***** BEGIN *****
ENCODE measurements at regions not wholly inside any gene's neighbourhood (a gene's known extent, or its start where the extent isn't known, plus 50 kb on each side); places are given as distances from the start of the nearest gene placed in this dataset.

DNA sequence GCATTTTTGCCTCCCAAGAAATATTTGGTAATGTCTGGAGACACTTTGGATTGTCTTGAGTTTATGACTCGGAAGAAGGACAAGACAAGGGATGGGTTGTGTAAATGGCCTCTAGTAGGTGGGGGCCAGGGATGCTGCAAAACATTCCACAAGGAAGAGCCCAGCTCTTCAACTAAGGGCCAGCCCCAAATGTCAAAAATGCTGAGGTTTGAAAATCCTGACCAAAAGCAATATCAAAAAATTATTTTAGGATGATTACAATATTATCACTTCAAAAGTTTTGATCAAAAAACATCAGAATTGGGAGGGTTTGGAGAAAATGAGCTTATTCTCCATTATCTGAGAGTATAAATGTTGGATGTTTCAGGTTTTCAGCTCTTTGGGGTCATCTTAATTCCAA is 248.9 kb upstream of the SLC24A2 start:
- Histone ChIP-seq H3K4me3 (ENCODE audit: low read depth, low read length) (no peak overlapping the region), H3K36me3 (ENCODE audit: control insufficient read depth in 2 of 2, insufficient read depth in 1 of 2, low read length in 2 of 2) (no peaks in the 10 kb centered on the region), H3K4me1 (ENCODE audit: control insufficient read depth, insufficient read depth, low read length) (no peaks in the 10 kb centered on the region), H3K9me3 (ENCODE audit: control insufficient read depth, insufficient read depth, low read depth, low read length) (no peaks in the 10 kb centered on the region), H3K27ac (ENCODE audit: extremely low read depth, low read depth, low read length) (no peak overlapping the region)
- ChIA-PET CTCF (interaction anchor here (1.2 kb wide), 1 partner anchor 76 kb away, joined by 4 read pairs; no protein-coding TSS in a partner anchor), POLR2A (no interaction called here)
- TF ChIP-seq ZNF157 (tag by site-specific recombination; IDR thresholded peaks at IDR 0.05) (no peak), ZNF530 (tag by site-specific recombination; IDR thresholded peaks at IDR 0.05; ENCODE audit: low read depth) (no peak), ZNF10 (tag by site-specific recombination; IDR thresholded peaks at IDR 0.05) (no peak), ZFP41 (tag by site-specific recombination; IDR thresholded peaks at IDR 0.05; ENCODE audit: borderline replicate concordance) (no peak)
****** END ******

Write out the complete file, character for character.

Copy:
ENCODE measurements at regions not wholly inside any gene's neighbourhood (a gene's known extent, or its start where the extent isn't known, plus 50 kb on each side); places are given as distances from the start of the nearest gene placed in this dataset.

DNA sequence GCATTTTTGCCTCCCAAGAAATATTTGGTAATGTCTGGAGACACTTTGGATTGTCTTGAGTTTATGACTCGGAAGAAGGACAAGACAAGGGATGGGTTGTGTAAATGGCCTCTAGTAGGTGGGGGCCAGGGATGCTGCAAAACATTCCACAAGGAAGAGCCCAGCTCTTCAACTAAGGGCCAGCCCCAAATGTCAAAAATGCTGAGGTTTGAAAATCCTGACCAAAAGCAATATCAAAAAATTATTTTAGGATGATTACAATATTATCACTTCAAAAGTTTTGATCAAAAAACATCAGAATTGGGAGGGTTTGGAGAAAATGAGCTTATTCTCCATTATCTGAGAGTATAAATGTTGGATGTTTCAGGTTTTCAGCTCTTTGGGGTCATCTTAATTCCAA is 248.9 kb upstream of the SLC24A2 start:
- Histone ChIP-seq H3K4me3 (ENCODE audit: low read depth, low read length) (no peak overlapping the region), H3K36me3 (ENCODE audit: control insufficient read depth in 2 of 2, insufficient read depth in 1 of 2, low read length in 2 of 2) (no peaks in the 10 kb centered on the region), H3K4me1 (ENCODE audit: control insufficient read depth, insufficient read depth, low read length) (no peaks in the 10 kb centered on the region), H3K9me3 (ENCODE audit: control insufficient read depth, insufficient read depth, low read depth, low read length) (no peaks in the 10 kb centered on the region), H3K27ac (ENCODE audit: extremely low read depth, low read depth, low read length) (no peak overlapping the region)
- ChIA-PET CTCF (interaction anchor here (1.2 kb wide), 1 partner anchor 76 kb away, joined by 4 read pairs; no protein-coding TSS in a partner anchor), POLR2A (no interaction called here)
- TF ChIP-seq ZNF157 (tag by site-specific recombination; IDR thresholded peaks at IDR 0.05) (no peak), ZNF530 (tag by site-specific recombination; IDR thresholded peaks at IDR 0.05; ENCODE audit: low read depth) (no peak), ZNF10 (tag by site-specific recombination; IDR thresholded peaks at IDR 0.05) (no peak), ZFP41 (tag by site-specific recombination; IDR thresholded peaks at IDR 0.05; ENCODE audit: borderline replicate concordance) (no peak)